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Curr Opin Microbiol. 2017 Aug;38:30-35. doi: 10.1016/j.mib.2017.04.002. Epub 2017 Apr 28.

The shrinking human gut microbiome.

Author information

1
Miller Institute for Basic Research in Science, University of California, Berkeley, 2538 Channing Way, Berkley, CA 94720, United States. Electronic address: andrew.moeller@berkeley.edu.

Abstract

Mammals harbor complex assemblages of gut bacteria that are deeply integrated with their hosts' digestive, immune, and neuroendocrine systems. Recent work has revealed that there has been a substantial loss of gut bacterial diversity from humans since the divergence of humans and chimpanzees. This bacterial depauperation began in humanity's ancient evolutionary past and has accelerated in recent years with the advent of modern lifestyles. Today, humans living in industrialized societies harbor the lowest levels of gut bacterial diversity of any primate for which metagenomic data are available, a condition that may increase risk of infections, autoimmune disorders, and metabolic syndrome. Some missing gut bacteria may remain within under-sampled human populations, whereas others may be globally extinct and unrecoverable.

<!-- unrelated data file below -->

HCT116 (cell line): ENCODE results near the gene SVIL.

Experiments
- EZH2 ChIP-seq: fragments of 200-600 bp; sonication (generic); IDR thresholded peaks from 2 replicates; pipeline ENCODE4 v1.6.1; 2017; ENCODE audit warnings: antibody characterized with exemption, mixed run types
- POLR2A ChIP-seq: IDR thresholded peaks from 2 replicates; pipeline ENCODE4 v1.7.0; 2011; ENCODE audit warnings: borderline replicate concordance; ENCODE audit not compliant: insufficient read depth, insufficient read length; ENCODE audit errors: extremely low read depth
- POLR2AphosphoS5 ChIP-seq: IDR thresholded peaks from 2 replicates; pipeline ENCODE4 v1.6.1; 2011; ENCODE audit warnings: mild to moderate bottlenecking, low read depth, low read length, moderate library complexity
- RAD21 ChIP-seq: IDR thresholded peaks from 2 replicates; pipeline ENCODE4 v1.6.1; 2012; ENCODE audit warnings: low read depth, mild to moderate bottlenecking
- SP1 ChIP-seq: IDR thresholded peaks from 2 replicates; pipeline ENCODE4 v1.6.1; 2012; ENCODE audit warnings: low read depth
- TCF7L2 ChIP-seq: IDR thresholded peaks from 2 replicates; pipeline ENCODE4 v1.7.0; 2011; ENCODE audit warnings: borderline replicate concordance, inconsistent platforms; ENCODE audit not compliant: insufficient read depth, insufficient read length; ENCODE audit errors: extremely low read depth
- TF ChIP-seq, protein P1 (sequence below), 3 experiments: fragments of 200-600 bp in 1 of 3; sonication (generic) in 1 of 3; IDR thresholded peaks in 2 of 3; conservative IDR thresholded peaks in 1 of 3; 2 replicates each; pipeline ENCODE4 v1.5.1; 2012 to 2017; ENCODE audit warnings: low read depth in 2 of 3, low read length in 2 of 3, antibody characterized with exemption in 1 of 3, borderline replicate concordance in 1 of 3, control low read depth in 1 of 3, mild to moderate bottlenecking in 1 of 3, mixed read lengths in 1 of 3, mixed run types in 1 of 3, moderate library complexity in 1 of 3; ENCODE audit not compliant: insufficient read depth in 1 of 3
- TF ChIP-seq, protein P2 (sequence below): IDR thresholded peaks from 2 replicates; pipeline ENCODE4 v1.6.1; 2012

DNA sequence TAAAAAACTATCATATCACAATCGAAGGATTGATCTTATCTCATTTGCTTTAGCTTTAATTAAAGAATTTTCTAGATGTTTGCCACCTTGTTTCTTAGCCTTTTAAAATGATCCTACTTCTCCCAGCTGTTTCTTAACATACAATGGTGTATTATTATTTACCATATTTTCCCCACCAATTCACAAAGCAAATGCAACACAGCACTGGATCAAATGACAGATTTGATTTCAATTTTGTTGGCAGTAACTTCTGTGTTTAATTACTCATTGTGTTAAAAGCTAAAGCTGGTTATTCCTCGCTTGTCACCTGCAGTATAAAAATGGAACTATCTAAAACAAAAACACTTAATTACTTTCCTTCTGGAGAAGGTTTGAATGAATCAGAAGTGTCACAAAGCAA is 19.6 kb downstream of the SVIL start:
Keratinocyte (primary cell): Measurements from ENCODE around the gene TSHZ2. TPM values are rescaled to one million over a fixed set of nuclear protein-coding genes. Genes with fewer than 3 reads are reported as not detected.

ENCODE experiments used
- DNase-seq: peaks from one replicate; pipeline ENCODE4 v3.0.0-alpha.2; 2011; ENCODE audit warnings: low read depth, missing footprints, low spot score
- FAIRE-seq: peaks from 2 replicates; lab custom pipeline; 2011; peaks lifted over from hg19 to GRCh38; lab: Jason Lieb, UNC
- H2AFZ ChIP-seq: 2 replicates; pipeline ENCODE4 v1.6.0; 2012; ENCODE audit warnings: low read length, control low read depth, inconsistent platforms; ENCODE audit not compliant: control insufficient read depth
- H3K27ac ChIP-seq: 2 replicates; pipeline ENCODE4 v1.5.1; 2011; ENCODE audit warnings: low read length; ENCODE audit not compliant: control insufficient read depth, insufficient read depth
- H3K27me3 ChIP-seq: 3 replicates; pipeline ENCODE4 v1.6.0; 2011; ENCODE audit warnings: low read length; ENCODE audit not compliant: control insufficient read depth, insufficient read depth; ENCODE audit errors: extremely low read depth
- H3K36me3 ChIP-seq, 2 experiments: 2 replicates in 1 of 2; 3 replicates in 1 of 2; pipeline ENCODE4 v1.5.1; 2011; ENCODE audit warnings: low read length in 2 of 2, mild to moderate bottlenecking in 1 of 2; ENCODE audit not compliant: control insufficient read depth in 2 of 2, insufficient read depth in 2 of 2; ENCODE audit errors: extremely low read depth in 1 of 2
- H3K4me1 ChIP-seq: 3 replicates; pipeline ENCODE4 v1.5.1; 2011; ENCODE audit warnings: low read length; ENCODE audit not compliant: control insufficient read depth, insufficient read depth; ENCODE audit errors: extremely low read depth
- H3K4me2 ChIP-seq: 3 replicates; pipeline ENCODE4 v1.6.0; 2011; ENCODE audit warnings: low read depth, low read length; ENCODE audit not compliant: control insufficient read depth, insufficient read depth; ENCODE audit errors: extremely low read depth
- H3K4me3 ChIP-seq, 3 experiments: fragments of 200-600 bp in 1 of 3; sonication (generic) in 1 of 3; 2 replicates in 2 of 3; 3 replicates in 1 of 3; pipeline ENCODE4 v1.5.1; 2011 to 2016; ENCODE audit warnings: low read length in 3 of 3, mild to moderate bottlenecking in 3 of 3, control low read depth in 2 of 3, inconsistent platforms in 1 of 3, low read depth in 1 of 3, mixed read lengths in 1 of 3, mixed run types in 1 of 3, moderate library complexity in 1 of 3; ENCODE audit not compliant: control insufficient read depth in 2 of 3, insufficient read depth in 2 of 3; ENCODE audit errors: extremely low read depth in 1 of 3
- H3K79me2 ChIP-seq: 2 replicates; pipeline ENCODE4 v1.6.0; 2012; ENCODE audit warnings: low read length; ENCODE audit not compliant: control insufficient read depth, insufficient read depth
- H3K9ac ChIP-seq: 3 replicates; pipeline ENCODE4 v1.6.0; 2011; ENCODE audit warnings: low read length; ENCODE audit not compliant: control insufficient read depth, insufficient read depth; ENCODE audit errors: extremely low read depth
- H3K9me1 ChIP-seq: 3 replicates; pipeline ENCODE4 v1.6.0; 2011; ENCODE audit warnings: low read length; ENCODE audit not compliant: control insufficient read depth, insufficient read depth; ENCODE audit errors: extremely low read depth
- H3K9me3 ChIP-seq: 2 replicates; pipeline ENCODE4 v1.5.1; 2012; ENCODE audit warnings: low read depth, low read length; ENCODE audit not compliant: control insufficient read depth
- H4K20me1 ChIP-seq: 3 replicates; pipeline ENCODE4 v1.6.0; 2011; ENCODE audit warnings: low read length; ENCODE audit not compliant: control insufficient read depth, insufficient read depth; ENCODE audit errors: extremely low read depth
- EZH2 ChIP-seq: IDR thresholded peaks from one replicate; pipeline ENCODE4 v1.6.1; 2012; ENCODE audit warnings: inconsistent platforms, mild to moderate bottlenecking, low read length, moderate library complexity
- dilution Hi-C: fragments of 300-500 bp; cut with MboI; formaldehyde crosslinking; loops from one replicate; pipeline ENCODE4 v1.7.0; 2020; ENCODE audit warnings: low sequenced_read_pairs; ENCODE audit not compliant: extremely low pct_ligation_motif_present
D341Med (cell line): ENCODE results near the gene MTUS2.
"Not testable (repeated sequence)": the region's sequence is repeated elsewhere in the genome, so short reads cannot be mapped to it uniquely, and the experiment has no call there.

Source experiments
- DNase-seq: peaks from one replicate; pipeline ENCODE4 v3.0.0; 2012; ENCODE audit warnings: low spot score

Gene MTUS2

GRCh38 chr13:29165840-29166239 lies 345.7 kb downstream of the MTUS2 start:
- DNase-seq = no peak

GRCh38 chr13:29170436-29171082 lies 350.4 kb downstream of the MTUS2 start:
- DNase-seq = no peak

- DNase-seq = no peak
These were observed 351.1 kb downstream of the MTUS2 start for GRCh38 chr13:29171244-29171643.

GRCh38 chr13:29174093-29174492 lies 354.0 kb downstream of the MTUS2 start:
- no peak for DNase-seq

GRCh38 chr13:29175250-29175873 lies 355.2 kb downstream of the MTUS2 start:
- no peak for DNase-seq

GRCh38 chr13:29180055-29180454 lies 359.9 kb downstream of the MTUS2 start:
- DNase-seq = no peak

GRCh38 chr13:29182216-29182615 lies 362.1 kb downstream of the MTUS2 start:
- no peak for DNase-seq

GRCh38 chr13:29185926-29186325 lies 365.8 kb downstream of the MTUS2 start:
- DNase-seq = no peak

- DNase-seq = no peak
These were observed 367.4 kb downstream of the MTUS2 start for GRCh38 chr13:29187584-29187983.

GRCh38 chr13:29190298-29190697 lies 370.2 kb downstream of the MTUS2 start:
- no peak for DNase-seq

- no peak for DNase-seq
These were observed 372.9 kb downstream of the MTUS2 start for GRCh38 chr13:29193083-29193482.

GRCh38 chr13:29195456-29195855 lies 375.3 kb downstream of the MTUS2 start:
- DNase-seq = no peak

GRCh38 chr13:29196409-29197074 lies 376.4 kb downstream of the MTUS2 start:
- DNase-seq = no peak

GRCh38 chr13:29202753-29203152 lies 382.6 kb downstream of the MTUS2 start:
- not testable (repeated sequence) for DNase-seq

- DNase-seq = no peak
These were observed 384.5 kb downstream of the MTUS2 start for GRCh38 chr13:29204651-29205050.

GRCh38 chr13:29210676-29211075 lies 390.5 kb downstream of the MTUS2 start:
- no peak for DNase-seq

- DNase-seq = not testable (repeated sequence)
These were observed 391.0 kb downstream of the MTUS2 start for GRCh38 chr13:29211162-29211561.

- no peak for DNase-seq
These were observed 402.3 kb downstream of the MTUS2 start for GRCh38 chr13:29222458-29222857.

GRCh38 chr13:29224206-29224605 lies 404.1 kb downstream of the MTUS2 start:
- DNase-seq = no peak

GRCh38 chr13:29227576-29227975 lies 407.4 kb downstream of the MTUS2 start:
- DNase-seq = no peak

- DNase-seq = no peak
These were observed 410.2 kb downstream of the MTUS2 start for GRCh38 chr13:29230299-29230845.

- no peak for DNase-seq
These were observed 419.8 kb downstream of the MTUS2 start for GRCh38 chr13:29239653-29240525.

PMID:
28458095
DOI:
10.1016/j.mib.2017.04.002
[Indexed for MEDLINE]

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